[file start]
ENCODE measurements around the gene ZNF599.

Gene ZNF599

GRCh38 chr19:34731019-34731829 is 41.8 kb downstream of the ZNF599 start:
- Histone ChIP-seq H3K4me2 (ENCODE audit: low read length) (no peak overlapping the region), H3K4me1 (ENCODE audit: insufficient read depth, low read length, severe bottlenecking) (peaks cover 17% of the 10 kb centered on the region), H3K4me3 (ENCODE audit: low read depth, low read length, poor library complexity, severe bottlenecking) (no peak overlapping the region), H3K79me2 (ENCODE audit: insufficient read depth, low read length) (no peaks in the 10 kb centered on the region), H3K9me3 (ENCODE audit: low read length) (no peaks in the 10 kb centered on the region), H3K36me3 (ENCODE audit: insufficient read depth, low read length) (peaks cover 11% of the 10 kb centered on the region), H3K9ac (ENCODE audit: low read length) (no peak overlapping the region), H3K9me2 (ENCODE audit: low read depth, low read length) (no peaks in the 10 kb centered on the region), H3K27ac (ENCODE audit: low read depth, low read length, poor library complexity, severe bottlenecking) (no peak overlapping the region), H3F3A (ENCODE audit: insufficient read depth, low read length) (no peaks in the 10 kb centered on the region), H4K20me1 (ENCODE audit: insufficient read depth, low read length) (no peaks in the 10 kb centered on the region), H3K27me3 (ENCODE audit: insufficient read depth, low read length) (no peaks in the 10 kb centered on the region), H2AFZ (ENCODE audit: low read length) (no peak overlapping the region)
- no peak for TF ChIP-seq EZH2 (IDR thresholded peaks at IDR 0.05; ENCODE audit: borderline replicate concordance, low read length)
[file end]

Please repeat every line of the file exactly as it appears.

ENCODE measurements around the gene ZNF599.

Gene ZNF599

GRCh38 chr19:34731019-34731829 is 41.8 kb downstream of the ZNF599 start:
- Histone ChIP-seq H3K4me2 (ENCODE audit: low read length) (no peak overlapping the region), H3K4me1 (ENCODE audit: insufficient read depth, low read length, severe bottlenecking) (peaks cover 17% of the 10 kb centered on the region), H3K4me3 (ENCODE audit: low read depth, low read length, poor library complexity, severe bottlenecking) (no peak overlapping the region), H3K79me2 (ENCODE audit: insufficient read depth, low read length) (no peaks in the 10 kb centered on the region), H3K9me3 (ENCODE audit: low read length) (no peaks in the 10 kb centered on the region), H3K36me3 (ENCODE audit: insufficient read depth, low read length) (peaks cover 11% of the 10 kb centered on the region), H3K9ac (ENCODE audit: low read length) (no peak overlapping the region), H3K9me2 (ENCODE audit: low read depth, low read length) (no peaks in the 10 kb centered on the region), H3K27ac (ENCODE audit: low read depth, low read length, poor library complexity, severe bottlenecking) (no peak overlapping the region), H3F3A (ENCODE audit: insufficient read depth, low read length) (no peaks in the 10 kb centered on the region), H4K20me1 (ENCODE audit: insufficient read depth, low read length) (no peaks in the 10 kb centered on the region), H3K27me3 (ENCODE audit: insufficient read depth, low read length) (no peaks in the 10 kb centered on the region), H2AFZ (ENCODE audit: low read length) (no peak overlapping the region)
- no peak for TF ChIP-seq EZH2 (IDR thresholded peaks at IDR 0.05; ENCODE audit: borderline replicate concordance, low read length)